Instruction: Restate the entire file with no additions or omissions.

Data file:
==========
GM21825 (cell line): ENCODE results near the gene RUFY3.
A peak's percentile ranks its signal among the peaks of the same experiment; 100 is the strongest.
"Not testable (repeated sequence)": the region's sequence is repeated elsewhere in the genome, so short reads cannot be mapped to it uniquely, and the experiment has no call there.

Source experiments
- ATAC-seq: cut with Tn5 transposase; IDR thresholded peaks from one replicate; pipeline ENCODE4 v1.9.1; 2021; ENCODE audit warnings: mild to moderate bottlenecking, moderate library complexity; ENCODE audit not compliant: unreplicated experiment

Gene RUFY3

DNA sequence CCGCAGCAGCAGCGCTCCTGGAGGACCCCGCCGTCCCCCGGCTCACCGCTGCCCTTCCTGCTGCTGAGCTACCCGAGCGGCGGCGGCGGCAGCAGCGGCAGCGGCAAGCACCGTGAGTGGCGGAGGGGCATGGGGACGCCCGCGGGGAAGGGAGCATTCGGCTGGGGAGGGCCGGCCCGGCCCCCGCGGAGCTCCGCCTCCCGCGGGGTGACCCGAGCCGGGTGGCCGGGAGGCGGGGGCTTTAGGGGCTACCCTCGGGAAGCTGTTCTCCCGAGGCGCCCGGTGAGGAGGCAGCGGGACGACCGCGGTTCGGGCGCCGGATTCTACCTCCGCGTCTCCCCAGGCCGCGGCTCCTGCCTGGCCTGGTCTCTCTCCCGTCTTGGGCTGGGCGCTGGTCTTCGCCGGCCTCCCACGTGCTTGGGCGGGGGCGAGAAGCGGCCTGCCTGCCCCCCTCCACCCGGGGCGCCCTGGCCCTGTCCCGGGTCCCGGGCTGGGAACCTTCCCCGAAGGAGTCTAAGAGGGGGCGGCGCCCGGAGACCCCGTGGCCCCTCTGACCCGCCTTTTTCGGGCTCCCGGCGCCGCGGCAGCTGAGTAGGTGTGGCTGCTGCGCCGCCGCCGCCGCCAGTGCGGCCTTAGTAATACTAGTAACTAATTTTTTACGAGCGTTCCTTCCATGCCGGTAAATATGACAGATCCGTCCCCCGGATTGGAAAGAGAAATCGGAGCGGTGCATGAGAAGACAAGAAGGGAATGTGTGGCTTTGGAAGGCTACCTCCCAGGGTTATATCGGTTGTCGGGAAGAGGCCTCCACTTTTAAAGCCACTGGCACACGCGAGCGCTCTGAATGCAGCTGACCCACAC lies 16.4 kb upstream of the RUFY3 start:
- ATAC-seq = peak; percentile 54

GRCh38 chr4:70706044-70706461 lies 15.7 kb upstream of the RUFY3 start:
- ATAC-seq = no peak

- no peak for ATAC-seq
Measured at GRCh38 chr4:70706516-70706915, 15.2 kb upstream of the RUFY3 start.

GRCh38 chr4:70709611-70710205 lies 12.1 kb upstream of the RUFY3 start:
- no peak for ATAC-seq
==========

GM21825 (cell line): ENCODE results near the gene RUFY3.
A peak's percentile ranks its signal among the peaks of the same experiment; 100 is the strongest.
"Not testable (repeated sequence)": the region's sequence is repeated elsewhere in the genome, so short reads cannot be mapped to it uniquely, and the experiment has no call there.

Source experiments
- ATAC-seq: cut with Tn5 transposase; IDR thresholded peaks from one replicate; pipeline ENCODE4 v1.9.1; 2021; ENCODE audit warnings: mild to moderate bottlenecking, moderate library complexity; ENCODE audit not compliant: unreplicated experiment

Gene RUFY3

DNA sequence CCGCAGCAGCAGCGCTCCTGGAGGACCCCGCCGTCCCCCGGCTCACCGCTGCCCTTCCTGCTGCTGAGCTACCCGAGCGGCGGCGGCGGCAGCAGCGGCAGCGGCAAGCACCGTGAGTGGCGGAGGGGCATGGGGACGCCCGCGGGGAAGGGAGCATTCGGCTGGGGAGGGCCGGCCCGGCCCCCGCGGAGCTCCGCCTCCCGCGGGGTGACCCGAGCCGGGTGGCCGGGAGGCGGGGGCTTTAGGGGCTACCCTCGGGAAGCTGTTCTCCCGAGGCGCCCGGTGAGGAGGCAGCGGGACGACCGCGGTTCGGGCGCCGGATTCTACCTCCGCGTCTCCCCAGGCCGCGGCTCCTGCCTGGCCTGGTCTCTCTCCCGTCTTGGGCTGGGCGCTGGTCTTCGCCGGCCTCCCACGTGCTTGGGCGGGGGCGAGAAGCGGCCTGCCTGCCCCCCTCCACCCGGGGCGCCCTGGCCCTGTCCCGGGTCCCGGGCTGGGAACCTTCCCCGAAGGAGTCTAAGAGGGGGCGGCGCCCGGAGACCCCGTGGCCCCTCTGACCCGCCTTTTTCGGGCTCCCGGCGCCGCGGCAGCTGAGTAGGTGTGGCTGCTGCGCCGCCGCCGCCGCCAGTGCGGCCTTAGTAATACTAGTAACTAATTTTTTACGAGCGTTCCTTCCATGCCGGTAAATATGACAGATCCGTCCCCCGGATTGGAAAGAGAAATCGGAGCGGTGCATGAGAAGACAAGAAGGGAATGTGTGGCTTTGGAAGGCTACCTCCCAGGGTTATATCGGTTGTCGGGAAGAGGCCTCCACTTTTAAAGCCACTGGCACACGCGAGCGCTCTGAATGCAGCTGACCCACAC lies 16.4 kb upstream of the RUFY3 start:
- ATAC-seq = peak; percentile 54

GRCh38 chr4:70706044-70706461 lies 15.7 kb upstream of the RUFY3 start:
- ATAC-seq = no peak

- no peak for ATAC-seq
Measured at GRCh38 chr4:70706516-70706915, 15.2 kb upstream of the RUFY3 start.

GRCh38 chr4:70709611-70710205 lies 12.1 kb upstream of the RUFY3 start:
- no peak for ATAC-seq